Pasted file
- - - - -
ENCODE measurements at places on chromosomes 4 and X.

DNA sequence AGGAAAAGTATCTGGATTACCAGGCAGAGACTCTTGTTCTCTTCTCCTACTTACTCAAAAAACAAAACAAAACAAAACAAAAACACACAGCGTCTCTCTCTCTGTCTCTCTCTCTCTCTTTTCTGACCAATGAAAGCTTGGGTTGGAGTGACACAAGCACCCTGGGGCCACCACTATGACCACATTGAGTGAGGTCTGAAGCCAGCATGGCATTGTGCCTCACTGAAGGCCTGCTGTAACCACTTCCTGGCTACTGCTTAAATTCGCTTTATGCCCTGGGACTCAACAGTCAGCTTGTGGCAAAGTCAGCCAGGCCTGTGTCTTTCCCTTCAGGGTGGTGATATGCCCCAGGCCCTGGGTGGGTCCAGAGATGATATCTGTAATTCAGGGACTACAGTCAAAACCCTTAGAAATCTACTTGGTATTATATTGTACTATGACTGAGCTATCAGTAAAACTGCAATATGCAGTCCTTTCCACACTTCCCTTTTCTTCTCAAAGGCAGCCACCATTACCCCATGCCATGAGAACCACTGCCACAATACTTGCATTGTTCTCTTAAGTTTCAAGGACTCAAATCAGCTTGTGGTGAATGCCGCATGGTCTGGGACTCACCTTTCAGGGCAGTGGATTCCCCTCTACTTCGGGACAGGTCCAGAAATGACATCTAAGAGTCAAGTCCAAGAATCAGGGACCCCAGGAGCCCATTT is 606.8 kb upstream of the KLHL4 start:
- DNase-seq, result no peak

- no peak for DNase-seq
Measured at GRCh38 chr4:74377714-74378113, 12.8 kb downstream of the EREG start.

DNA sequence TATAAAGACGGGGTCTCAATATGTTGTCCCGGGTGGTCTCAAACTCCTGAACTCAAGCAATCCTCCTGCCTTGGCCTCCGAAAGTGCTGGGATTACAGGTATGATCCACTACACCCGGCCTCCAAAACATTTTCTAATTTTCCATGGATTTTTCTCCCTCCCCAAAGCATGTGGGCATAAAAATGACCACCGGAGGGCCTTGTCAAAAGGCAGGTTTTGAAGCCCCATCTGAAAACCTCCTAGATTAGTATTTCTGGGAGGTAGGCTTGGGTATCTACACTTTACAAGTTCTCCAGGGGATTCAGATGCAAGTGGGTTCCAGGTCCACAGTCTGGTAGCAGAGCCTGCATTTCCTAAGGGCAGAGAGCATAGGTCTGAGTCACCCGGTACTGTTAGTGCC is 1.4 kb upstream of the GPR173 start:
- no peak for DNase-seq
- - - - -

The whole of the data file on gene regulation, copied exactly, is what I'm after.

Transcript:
ENCODE measurements at places on chromosomes 4 and X.

DNA sequence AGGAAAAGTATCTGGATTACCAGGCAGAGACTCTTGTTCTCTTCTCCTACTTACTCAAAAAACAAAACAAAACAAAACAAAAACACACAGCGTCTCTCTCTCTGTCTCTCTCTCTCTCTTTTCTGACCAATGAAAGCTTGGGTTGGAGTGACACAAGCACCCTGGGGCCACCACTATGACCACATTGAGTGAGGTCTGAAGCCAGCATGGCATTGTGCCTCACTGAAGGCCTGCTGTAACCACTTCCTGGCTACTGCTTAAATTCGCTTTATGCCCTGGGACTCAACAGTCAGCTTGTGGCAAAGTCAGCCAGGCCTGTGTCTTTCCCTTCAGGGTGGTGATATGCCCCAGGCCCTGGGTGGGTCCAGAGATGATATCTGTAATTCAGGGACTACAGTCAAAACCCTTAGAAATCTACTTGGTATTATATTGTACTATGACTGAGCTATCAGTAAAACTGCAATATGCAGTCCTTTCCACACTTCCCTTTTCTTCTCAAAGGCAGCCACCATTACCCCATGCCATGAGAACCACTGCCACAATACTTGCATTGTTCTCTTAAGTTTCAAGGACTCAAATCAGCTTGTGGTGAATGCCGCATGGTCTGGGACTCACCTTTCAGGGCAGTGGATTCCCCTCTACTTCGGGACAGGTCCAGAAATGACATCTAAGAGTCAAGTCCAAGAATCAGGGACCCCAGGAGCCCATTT is 606.8 kb upstream of the KLHL4 start:
- DNase-seq, result no peak

- no peak for DNase-seq
Measured at GRCh38 chr4:74377714-74378113, 12.8 kb downstream of the EREG start.

DNA sequence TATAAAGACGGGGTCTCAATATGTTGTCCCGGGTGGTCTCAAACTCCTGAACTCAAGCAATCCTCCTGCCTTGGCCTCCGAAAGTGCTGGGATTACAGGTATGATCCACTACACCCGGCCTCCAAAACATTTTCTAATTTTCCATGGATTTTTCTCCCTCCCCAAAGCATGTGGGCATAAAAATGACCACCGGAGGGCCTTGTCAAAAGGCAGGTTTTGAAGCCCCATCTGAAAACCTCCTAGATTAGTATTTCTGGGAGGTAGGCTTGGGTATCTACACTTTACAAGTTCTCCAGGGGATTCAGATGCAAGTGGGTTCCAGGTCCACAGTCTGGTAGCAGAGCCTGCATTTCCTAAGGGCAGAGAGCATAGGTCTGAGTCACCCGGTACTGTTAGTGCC is 1.4 kb upstream of the GPR173 start:
- no peak for DNase-seq